Unless directed otherwise in writing by the manufacturer of a bus undergoing testing, PTI will complete and make available to the public a new Bus Testing Report within 30 days of the completion of testing.
In accordance with the terms of the Contract for Testing, the manufacturer has the right to withdraw the bus from testing at any time. In the event a bus is withdrawn from testing by the manufacturer, a test report will not be issued.
The Bus Testing Regulation at 49 CFR Part 665.7(a) states that a recipient of FTA funding must certify that it possesses a copy of the applicable Bus Testing Report(s) before final acceptance of that bus model. FTA interprets final acceptance as the release of FTA funds to the manufacturer.
As the Bus Testing Program has evolved, the conventions used to designate test reports have evolved slightly as well. However, once the following conventions are understood, then the essential meaning of any report number can be determined.
Partial test reports are indicated by the addition of the letter “P” at the end of the report number. For example, if the bus in the above example came back two years later for a partial test, perhaps as the result of a structural or powertrain modification, and the contract for testing this bus was the 74th contract for testing a bus executed in 2008, the resulting report number would be PTI-BT-R0874P.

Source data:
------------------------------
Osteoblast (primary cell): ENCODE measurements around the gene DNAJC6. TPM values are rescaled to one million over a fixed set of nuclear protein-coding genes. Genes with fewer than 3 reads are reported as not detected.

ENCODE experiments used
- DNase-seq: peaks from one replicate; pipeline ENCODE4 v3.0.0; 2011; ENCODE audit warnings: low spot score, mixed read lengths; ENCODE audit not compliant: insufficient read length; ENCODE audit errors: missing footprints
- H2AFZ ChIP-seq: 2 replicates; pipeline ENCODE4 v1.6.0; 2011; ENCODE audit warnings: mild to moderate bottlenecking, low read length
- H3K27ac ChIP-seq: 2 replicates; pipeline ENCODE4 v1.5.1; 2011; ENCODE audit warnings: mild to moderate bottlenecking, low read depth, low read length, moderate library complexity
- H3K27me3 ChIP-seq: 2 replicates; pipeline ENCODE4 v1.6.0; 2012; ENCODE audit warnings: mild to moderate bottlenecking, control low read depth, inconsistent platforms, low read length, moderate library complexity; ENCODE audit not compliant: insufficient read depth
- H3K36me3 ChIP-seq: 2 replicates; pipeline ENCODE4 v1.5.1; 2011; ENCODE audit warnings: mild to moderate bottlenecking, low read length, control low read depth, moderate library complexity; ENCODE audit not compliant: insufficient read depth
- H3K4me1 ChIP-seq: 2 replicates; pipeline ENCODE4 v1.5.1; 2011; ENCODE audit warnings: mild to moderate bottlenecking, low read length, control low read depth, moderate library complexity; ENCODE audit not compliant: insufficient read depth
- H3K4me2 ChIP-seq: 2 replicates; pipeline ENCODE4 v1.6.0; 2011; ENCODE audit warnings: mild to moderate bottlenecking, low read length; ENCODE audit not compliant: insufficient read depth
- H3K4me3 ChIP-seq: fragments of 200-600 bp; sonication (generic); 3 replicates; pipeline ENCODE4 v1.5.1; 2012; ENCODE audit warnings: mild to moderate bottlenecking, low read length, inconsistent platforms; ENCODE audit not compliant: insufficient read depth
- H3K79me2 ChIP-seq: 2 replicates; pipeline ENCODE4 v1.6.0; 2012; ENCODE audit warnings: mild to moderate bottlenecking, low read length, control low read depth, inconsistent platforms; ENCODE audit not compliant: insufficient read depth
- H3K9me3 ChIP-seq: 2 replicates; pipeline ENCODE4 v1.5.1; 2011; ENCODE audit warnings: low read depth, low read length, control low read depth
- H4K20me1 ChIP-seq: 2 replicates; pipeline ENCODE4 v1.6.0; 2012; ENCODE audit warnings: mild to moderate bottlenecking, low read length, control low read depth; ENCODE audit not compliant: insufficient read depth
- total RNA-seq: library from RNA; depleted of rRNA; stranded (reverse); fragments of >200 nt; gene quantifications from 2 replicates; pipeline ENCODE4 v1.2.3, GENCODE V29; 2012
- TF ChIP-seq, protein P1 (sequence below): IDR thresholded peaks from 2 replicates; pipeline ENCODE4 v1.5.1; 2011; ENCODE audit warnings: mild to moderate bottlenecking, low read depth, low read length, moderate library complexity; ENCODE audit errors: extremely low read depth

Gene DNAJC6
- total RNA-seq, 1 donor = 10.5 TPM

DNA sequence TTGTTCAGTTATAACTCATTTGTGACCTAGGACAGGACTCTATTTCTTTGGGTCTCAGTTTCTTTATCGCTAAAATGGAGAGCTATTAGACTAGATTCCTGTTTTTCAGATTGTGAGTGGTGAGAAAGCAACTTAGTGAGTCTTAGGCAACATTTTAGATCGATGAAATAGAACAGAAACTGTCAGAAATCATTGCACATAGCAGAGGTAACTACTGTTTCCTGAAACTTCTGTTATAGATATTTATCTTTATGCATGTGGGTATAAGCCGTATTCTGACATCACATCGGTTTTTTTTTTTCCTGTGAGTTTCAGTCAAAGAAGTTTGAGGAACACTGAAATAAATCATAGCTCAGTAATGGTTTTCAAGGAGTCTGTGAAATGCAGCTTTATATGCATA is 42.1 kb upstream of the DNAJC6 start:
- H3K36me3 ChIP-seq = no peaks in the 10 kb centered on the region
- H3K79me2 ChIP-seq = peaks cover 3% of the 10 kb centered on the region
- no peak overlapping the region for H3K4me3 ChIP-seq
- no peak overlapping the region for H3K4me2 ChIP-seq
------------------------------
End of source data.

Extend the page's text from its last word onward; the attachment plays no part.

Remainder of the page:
The Bus Testing Reports objectively document the data obtained during testing. Grantees are strongly encouraged to thoroughly review and understand the Bus Testing Report(s) applicable to a bus model they are considering prior to final acceptance of a bus model. Several grantees have experienced inferior performance and/or expensive, disruptive, embarrassing, and dangerous fleet failures because they did not carefully review the reports on a bus model before final acceptance, which might have given them the opportunity to seek corrective action from the manufacturer.
Bus Testing Reports can be obtained using the web-based Bus Testing Database. Certain raw Bus Testing data can also be exported from the Database for offline analysis and comparison across models.
Bus Manufacturers are free to utilize data from Bus Testing Reports in their marketing to highlight the performance of their buses relative to other models. Recipients of FTA funds should exercise the usual buyers’ caution to satisfy themselves that manufacturers that use Bus Testing Data in their marketing have done so honestly and fairly.
It is incorrect and inappropriate to state that a bus “passed” or “failed” FTA (Altoona) Bus Testing. The Altoona Bus Testing Program is not a certification program; none of the tests are performed on a pass/fail basis, and it does not provide a “certification” of a bus model’s quality or fitness for service. However, manufacturers may certify to a recipient that the bus has completed testing.